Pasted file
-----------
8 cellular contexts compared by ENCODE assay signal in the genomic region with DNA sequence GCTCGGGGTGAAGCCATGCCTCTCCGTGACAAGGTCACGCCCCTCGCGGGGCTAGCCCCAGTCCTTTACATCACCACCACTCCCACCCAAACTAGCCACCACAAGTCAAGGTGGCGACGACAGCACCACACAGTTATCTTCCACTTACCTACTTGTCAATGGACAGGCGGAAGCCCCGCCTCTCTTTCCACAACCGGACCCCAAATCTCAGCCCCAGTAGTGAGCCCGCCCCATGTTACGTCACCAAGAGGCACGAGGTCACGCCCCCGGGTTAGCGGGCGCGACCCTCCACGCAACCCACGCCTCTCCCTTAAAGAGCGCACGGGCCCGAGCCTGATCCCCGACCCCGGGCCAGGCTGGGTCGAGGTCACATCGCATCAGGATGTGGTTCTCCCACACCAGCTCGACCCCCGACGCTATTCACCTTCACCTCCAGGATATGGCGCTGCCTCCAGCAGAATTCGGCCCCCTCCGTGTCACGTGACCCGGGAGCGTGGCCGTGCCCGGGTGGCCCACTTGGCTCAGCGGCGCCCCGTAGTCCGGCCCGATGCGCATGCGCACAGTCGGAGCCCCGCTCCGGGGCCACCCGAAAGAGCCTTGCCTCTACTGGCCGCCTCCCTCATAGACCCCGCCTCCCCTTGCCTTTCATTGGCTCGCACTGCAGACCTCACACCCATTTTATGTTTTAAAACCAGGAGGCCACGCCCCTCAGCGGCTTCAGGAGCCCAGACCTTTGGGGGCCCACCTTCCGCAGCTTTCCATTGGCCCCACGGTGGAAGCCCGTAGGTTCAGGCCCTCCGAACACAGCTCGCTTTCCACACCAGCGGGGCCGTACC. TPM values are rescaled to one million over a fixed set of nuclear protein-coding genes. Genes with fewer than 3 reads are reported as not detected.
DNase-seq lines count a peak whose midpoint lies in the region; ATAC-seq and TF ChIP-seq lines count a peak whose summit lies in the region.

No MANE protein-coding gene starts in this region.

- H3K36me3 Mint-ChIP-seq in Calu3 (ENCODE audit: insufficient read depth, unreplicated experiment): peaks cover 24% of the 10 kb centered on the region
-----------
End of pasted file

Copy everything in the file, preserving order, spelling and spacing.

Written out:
8 cellular contexts compared by ENCODE assay signal in the genomic region with DNA sequence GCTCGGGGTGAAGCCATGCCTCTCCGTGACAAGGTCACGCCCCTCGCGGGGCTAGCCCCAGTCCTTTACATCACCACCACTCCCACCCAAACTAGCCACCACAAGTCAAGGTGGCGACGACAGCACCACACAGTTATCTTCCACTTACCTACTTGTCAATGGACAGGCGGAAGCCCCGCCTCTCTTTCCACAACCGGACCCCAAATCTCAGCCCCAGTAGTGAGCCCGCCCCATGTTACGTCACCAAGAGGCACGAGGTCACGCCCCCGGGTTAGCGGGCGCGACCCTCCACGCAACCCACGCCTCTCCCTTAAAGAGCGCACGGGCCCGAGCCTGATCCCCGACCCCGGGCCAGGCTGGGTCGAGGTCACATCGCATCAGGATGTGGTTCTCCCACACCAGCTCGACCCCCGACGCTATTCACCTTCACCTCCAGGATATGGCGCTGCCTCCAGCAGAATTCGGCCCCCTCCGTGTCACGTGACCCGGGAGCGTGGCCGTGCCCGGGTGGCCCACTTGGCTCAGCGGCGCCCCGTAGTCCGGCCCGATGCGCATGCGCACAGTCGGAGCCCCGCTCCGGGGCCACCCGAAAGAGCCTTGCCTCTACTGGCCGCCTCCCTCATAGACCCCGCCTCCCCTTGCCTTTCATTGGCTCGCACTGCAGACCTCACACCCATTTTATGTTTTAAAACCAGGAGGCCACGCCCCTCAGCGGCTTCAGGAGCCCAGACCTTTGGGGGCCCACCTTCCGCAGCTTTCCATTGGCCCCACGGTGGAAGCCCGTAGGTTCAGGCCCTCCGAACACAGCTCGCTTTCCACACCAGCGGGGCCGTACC. TPM values are rescaled to one million over a fixed set of nuclear protein-coding genes. Genes with fewer than 3 reads are reported as not detected.
DNase-seq lines count a peak whose midpoint lies in the region; ATAC-seq and TF ChIP-seq lines count a peak whose summit lies in the region.

No MANE protein-coding gene starts in this region.

- H3K36me3 Mint-ChIP-seq in Calu3 (ENCODE audit: insufficient read depth, unreplicated experiment): peaks cover 24% of the 10 kb centered on the region